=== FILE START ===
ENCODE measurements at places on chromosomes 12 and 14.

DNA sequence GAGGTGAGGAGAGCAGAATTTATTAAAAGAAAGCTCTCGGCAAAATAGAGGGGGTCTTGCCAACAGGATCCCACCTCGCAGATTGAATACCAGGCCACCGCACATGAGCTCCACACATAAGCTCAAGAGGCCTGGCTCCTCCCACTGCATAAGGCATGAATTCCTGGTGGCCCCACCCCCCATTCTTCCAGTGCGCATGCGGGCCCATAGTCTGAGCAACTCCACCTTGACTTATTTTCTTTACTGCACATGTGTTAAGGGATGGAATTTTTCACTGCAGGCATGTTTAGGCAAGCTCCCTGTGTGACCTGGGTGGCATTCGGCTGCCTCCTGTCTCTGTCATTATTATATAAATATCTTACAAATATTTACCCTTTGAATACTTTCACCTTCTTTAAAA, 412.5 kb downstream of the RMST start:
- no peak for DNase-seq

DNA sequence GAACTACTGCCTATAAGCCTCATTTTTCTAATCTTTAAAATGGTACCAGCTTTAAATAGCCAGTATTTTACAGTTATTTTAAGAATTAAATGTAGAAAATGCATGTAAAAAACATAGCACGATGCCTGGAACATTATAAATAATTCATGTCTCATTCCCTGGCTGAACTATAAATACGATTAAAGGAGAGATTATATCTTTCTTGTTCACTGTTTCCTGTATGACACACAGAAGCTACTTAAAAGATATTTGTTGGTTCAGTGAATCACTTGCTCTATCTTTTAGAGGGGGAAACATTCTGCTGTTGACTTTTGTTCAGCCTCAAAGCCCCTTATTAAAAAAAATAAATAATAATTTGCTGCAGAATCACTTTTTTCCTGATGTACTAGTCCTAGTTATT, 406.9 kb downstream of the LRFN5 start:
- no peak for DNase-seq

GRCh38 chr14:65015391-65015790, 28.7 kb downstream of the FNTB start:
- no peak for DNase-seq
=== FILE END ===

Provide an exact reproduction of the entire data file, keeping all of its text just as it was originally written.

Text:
ENCODE measurements at places on chromosomes 12 and 14.

DNA sequence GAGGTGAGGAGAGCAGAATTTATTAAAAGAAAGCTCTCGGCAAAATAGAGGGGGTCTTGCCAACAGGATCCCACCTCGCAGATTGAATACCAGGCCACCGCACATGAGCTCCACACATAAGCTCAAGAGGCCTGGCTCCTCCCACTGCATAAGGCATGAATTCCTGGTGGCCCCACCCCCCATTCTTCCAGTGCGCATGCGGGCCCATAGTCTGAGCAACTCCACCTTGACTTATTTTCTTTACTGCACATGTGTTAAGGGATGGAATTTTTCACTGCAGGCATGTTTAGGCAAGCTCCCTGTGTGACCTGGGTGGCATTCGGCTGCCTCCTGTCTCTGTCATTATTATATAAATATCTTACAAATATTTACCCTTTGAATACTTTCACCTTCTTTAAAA, 412.5 kb downstream of the RMST start:
- no peak for DNase-seq

DNA sequence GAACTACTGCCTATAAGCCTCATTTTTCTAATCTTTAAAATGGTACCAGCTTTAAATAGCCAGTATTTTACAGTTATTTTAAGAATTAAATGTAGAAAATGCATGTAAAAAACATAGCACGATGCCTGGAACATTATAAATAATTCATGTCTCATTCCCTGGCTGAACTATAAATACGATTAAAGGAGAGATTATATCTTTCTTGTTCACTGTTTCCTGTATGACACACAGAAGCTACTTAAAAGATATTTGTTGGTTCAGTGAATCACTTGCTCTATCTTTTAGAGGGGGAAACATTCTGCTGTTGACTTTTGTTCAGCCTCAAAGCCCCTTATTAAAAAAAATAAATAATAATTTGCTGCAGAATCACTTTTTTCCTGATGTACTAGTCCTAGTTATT, 406.9 kb downstream of the LRFN5 start:
- no peak for DNase-seq

GRCh38 chr14:65015391-65015790, 28.7 kb downstream of the FNTB start:
- no peak for DNase-seq